Jamie knew he had to worry about other inmates as much as he needed to worth about what the guards could do to him. There were different laws inside, enforced with a different set of rules. His rights as a human being were taken way. There was supposed to be prisoner’s rights, that maybe looked good on paper, but enforcing them was another matter. This would be a hard transition.
     He wanted to scream at the driver, “Pull over. Let me off. This is a terrible mistake. I’m not supposed to be here,” but he didn’t. He kept his mouth shut. It would be a bad way to start day one.
     None of the dudes he started with on this ride were still on the bus. One by one they had been dropped at other prisons and new faces came onboard. Five men got off with him at Smith Unit.
     It was hot as hell when Jamie stepped down to the pavement. They were lined up in front of the bus. In spite of the heat, it felt good to stand and stretch his legs. Sitting so long made his knees swell.
     The heat coming through the bottom of his slip-on tennis shoes would probably fry up some bacon and eggs. When Jamie was hungry he tortured himself thinking about the different food he knew he couldn’t have, and wouldn’t have again for a very long time. He really was hungry, though.
     There were no clouds in the sky and the sun beating down was brutal. He wanted to shield his eyes but didn’t want to raise his hand to his face. It might look like an aggressive move. Three guards had walked up to the bus and two of them had a mean looking German Shepard at their side. He was not about to test them.
     The third guard stood in front of them and carried a clip board. The first name called out was “James Cummings?”
     “That’s me,” he answered back.
     “When I speak, you say, yes Sir.” The guard instructed.
     “Yes Sir,” Jamie repeated back.
     He called off the rest names and said, “Follow the yellow line into the building. Stop at the desk on the right for instructions.” The guard backed away and they filed into the building.
     The guard standing at the desk handed each of them a clean set of whites along with a worn, white towel wrapped around a tiny bar of soap. Jamie looked down at it. This was all he had. Everything else was gone. He didn’t know when, or if his property from the jail would be sent to him. He wasn’t counting on it. Others told him sometimes things had a way of getting lost when you were sent someplace.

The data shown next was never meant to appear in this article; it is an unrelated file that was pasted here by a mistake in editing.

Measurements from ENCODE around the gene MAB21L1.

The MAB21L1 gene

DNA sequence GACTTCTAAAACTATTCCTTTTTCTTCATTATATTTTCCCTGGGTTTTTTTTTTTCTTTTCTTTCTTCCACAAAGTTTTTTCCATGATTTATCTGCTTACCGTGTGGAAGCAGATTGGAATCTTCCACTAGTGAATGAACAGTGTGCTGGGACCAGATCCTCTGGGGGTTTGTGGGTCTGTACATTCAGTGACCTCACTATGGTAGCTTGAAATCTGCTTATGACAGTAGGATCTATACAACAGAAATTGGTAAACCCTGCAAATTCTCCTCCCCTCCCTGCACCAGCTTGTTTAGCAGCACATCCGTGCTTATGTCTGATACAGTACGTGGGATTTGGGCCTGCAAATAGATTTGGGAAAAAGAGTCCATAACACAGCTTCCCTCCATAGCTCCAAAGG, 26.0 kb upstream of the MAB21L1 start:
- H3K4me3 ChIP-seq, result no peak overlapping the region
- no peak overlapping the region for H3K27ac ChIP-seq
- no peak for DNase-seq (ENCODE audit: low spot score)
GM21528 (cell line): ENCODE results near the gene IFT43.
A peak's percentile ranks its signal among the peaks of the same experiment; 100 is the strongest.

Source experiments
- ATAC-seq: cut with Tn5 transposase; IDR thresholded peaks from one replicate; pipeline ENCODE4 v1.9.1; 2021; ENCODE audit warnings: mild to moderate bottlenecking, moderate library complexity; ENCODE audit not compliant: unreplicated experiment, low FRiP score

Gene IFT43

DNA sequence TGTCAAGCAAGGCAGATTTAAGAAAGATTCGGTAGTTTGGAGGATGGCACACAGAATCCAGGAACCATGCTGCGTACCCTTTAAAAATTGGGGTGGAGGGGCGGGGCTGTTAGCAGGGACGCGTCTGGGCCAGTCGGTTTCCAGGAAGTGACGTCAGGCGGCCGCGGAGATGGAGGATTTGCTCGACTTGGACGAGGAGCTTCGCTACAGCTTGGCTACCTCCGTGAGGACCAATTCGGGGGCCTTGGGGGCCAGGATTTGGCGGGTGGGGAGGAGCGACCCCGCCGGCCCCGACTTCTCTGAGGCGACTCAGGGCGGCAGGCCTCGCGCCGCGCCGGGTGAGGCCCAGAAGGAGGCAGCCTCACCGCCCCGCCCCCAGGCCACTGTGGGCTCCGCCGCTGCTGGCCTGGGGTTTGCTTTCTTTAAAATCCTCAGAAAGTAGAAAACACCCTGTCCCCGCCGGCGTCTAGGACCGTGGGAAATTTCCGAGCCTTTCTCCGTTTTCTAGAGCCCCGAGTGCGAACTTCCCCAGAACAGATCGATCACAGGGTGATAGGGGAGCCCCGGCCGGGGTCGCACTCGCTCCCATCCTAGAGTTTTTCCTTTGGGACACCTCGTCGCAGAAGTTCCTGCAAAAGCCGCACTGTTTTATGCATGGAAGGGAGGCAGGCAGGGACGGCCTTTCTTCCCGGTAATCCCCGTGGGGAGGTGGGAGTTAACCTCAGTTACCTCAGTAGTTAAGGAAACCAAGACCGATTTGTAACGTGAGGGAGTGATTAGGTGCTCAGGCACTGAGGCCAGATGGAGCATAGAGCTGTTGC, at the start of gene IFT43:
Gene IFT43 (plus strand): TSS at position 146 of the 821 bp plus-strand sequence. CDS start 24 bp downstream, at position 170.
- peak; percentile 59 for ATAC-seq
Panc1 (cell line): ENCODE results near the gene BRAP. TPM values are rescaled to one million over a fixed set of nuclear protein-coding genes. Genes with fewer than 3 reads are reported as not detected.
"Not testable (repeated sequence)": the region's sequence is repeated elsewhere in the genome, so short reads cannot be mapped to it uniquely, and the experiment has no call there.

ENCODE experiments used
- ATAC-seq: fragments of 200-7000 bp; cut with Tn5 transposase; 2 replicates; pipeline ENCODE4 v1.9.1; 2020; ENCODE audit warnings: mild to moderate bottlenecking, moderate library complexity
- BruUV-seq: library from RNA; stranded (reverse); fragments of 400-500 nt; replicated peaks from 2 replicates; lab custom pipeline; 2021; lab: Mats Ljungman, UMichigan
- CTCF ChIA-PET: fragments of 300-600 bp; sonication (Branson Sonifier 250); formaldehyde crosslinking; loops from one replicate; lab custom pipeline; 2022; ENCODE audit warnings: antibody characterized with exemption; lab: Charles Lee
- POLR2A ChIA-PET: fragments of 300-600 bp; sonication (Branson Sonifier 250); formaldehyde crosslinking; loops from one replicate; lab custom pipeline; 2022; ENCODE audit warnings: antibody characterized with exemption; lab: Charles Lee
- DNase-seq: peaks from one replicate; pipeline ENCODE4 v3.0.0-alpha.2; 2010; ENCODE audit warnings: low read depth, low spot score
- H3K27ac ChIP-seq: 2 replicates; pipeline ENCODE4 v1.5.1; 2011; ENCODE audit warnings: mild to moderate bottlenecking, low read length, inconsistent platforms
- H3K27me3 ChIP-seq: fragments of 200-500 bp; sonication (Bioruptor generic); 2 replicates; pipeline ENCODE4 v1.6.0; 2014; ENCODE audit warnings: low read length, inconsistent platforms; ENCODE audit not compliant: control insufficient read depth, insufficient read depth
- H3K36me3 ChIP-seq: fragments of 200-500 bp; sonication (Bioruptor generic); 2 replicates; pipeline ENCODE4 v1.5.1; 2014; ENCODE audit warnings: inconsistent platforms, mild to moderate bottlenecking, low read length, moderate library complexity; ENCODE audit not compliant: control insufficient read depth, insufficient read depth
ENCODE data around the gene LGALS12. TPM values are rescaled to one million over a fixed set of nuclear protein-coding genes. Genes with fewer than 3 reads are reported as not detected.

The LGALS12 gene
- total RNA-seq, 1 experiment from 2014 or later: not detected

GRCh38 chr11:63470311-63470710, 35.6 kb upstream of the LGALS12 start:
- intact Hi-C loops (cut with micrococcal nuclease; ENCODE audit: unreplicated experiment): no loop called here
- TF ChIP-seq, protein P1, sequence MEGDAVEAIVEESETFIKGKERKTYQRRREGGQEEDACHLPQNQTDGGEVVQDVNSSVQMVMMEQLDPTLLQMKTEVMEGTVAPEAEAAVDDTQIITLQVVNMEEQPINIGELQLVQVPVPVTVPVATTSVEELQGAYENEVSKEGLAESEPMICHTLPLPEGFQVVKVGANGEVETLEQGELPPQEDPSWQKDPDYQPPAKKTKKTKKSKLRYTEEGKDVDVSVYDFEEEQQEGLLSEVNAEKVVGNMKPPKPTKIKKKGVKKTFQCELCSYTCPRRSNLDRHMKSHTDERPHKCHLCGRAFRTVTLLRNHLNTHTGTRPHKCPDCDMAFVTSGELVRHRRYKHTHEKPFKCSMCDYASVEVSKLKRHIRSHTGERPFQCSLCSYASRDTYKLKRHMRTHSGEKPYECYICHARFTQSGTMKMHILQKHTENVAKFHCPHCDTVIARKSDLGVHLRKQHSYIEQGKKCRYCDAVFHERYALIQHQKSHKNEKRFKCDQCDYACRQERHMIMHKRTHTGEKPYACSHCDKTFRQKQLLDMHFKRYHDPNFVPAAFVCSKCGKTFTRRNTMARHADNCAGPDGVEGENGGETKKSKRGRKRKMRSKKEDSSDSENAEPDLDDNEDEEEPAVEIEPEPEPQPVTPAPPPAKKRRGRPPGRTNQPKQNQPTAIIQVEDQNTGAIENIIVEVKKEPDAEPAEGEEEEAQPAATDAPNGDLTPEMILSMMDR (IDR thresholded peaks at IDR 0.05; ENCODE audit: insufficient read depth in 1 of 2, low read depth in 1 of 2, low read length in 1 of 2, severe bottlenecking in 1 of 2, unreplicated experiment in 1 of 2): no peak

They were taken into a room and told to get naked for a strip search. No privacy, of course. If anyone was embarrassed, too bad.
     “Open your mouth,” he was told. “Stick your tongue out, then lift it up and down so I can see under your tongue and the roof of your mouth.”
     “Put your hands behind your head,” while they patted him down and checked behind his ears and arm pits.
     “Lift your balls,” was the next order, and Jamie listened. The guard then turned him around while he put on latex gloves to do a cavity search from behind. It wasn’t his first strip search. He knew there would be many more so he better get used to it.
     The men were then taken to the shower, which was good because he he knew how much he stunk from the bus trip. They were naked as they followed orders to walk down the hall. He felt eyes sizing him up as they walked toward the showers. They entered one big room with a shower nozzle every three feet.
     The mold on the floor and walls made him want to back out of the room before he touched anything. There were a few men already in there, standing under the water, going to town on themselves as if they were in a room by themselves. They didn’t seem to mind an audience.
     He had five minutes to wash. As filthy as he was, it was barely enough time. He would have enjoyed standing there for awhile letting the water pour over his body, but he was no longer allowed to decide how long his shower would be. They shut the water off whether you were done or not.
     When he tried to put on the clothes he was given, he realized they gave him a white shirt and pants that were way too small. Maybe it was done on purpose to see if he would complain. The pants had an elastic waist and drawstring but he could barely stretch the elastic enough to pull them up. He was going to split the seams for sure.